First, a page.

Science writer David Baron is another self-proclaimed umbraphile. He’s seen five eclipses. “My first was in Aruba in 1998,” he said. “It was the most awe-inspiring, I dare say, spiritual experience I’ve ever had. And I say this as a science journalist.” Baron’s new book, American Eclipse, recalls an earlier era’s eclipse sensation, on July 29, 1878: “The path that the Moon’s shadow took went right across the Wild West, from Montana Territory down to Texas. Dozens of American astronomers headed out to the west to observe that eclipse. The most prominent scientist to come out that year was Thomas Edison.” [WATCH HERE]
The United States is in a tailspin. White supremacists are on the march – and have left a trail of blood and destruction in their wake. A march in Charlottesville, Virginia, filled with torches, Nazi flags and chants of “White Lives Matter” culminated in violence that claimed at least one life, and left many more injured. [TheGuardian.com]
On August 21, 2017, the moon’s shadow will race from Oregon to South Carolina in what some consider to be the most awe-inspiring spectacle in all of nature: a total solar eclipse. Umbraphile David Baron chases these rare events across the globe, and in this ode to the bliss of seeing the solar corona, he explains why you owe it to yourself to witness one, too. [TED.com]
“Utterly fascinating and massively important. George Anders peers into his signature crystal ball, and paints a portrait of the future of work that’s as compelling as it is provocative.”―Adam Grant, Wharton professor and New York Times bestselling author of Give and Take and Originals
In a tech-dominated world, the most needed degrees are the most surprising: the liberal arts. Did you take the right classes in college? Will your major help you get the right job offers? For more than a decade, the national spotlight has focused on science and engineering as the only reliable choice for finding a successful post-grad career. Our destinies have been reduced to a caricature: learn to write computer code or end up behind a counter, pouring coffee. Quietly, though, a different path to success has been taking shape. In YOU CAN DO ANYTHING, George Anders explains the remarkable power of a liberal arts education – and the ways it can open the door to thousands of cutting-edge jobs every week.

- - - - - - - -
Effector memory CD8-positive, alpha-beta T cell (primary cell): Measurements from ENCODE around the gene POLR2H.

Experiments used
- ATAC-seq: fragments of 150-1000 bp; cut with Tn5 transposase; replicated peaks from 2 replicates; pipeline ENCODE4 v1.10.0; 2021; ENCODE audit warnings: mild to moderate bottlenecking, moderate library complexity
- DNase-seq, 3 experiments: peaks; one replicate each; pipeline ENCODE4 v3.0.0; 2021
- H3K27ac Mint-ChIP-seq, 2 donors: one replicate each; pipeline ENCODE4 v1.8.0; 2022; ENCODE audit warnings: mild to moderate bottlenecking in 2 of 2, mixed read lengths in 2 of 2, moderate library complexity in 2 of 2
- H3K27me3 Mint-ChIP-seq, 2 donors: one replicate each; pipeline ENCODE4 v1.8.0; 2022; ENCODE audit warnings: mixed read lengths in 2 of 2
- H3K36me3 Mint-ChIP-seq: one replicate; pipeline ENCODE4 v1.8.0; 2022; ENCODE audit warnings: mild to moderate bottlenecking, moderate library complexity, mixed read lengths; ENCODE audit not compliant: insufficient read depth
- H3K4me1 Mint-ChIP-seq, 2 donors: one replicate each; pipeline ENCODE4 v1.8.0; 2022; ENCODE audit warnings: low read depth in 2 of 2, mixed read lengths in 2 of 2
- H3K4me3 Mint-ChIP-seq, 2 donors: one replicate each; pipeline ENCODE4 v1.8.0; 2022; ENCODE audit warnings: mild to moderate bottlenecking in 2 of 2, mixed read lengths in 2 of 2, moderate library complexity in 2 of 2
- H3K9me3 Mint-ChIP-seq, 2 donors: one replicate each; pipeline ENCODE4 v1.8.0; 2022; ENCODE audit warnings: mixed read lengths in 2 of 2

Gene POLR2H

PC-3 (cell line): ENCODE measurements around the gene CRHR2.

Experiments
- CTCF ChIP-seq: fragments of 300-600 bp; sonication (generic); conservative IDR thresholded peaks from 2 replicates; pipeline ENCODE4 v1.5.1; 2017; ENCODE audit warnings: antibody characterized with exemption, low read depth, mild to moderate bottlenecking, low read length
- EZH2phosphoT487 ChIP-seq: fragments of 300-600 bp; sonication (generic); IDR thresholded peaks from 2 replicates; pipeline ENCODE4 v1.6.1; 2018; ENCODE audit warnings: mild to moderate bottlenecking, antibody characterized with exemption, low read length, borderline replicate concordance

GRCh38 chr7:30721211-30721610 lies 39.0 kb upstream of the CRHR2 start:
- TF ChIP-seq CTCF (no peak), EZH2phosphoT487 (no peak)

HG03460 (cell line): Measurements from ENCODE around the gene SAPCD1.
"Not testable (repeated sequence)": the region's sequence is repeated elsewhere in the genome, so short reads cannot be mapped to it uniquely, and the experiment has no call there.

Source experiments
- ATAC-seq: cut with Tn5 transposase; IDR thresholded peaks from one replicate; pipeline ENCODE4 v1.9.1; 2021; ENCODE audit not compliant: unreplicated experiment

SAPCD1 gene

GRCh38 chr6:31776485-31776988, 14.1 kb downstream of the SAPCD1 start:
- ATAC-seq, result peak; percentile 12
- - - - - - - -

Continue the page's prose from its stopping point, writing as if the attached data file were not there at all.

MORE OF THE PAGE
Vox has a new profile of Cathryn Jakobson Ramin and her new book, Crooked.
Cathryn Jakobson Ramin’s back pain started when she was 16, on the day she flew off her horse and landed on her right hip. For the next four decades, Ramin says her back pain was like a small rodent nibbling at the base of her spine. The aching left her bedridden on some days and made it difficult to work, run a household, and raise her two boys. By 2007, she couldn’t so much as sit or walk for more than a few minutes without experiencing what felt like jolts of electricity shooting up and down her spine. [Vox.com]
Sandeep Jauhar’s latest NY Times piece is about empathy gadgets, how tech and healthcare are using machines to foster understanding and compassion.
The demonstration took place this year at a hotel in Midtown Manhattan. The device, a new technology called the SymPulse, was feeding a signal into my arm that simulated the tremors of a patient with Parkinson’s disease. My mother had Parkinson’s. For years, I’d wanted — and struggled — to understand what she was going through. That day I finally got my chance. [NYTimes.com]
Mike Erwin’s Lead Yourself First was recently reviewed in the WSJ.
Former Campbell Soup CEO Doug Conant runs into it in his garden. For entrepreneur Sarah Dillard, it’s to be found when she’s hiking. Tim Hall, a cycling coach, grabs some of it while gazing out at his bird feeder over coffee every morning. The pastor Jimmy Bartz encounters it while fly fishing. What they are discovering, as Raymond M. Kethledge and Michael S. Erwin report in “Lead Yourself First,” is solitude, a vitally necessary but all too scarce commodity for organizational leaders.[WSJ.com]